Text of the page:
NBC is standing by "Tonight Show" host Jimmy Fallon as rumors about his health continue to surface. The 41-year-old comedian and late night TV personality sparked rumors of a drinking problem late last year after he injured himself three times in the span of four months. 

In November, the New York Post reported that NBC executives were concerned that Fallon's partying and drinking was starting to become "excessive." 

“It’s gone from being a whisper to a chatter,” an insider told the outlet. 

NBC Entertainment Chairman Bob Greenblatt denied the report Wednesday at the Television Critics Association. 

“He doesn’t have a drinking problem that any of us know about," he said (via the Hollywood Reporter). "He goes out and has fun, and he’s had some accidents. Aside from that, he’s in better shape than he’s ever been.”

According to Entertainment Weekly, however, Greenblatt did admit that NBC has some concerns about Fallon's health.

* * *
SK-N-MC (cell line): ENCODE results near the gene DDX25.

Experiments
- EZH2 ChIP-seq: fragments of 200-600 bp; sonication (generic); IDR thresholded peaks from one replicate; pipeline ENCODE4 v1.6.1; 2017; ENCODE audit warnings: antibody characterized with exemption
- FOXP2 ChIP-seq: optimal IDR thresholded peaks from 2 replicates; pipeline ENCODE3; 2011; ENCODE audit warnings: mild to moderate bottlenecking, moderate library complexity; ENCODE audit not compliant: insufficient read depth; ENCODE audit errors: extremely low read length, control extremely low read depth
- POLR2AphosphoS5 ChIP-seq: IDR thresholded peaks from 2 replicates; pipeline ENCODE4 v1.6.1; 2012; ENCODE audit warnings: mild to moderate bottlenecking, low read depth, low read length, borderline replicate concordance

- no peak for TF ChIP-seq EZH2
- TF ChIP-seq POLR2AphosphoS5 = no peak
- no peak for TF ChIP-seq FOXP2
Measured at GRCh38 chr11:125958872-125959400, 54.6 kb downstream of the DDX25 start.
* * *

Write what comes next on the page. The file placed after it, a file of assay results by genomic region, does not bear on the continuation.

“We are always worried about his safety and health," he said. "There’s been conversations about that, [but] the stories are exaggerated about all of it. I don’t know to what extent. I haven’t been part of it. I don’t have those conversations with Jimmy Fallon.”

Fallon was forced to step away from "Tonight Show" for almost two weeks last year after he nearly severed his left ring finger at his home. The comedian said he tripped over a braided rug in his kitchen and his ring clipped the counter, almost ripping his finger off. Fallon had to undergo a six-hour surgery and spent 10 days in ICU. 

Just two months after injuring his finger, Fallon had to make an emergency trip to his dentist after chipping his tooth. During a show in August, he explained that he broke his front tooth while trying to open a medication bottle so he could take pills for his injured finger. 

In October, Fallon suffered yet another injury. According to People magazine, he was at a Harvard Lampoon event and fell while holding a bottle of Jägermeister. He was treated at Massachusetts General Hospital in Boston and later returned to the event.